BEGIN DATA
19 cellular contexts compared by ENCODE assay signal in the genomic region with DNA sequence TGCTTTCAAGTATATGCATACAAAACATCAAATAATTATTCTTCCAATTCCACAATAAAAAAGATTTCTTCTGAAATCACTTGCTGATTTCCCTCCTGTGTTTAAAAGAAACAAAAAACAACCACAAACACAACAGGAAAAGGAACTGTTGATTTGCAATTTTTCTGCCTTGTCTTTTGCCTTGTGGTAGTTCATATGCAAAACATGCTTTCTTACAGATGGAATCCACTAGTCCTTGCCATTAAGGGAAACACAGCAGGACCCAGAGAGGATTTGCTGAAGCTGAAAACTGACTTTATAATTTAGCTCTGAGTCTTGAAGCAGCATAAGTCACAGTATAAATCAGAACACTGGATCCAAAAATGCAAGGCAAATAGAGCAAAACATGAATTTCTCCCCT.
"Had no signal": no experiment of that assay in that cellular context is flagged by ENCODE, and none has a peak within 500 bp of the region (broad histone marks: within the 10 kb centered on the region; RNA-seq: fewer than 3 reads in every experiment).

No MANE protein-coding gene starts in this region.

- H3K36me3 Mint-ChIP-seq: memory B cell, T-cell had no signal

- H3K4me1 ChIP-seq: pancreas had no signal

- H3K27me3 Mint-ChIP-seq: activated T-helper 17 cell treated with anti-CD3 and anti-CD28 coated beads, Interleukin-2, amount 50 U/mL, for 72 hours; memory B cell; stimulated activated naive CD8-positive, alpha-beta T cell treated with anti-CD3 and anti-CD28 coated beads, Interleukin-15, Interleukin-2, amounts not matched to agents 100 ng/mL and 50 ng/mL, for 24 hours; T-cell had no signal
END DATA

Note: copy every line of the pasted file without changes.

19 cellular contexts compared by ENCODE assay signal in the genomic region with DNA sequence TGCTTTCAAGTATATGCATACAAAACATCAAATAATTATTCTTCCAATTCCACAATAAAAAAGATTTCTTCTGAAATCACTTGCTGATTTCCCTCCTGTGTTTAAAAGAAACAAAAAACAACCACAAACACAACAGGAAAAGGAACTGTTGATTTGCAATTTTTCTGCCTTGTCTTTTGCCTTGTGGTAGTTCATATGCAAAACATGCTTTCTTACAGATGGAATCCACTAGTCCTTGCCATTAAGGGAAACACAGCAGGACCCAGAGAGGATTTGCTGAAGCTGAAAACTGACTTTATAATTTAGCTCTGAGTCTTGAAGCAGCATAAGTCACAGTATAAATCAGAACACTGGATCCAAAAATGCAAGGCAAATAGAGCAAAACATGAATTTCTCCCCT.
"Had no signal": no experiment of that assay in that cellular context is flagged by ENCODE, and none has a peak within 500 bp of the region (broad histone marks: within the 10 kb centered on the region; RNA-seq: fewer than 3 reads in every experiment).

No MANE protein-coding gene starts in this region.

- H3K36me3 Mint-ChIP-seq: memory B cell, T-cell had no signal

- H3K4me1 ChIP-seq: pancreas had no signal

- H3K27me3 Mint-ChIP-seq: activated T-helper 17 cell treated with anti-CD3 and anti-CD28 coated beads, Interleukin-2, amount 50 U/mL, for 72 hours; memory B cell; stimulated activated naive CD8-positive, alpha-beta T cell treated with anti-CD3 and anti-CD28 coated beads, Interleukin-15, Interleukin-2, amounts not matched to agents 100 ng/mL and 50 ng/mL, for 24 hours; T-cell had no signal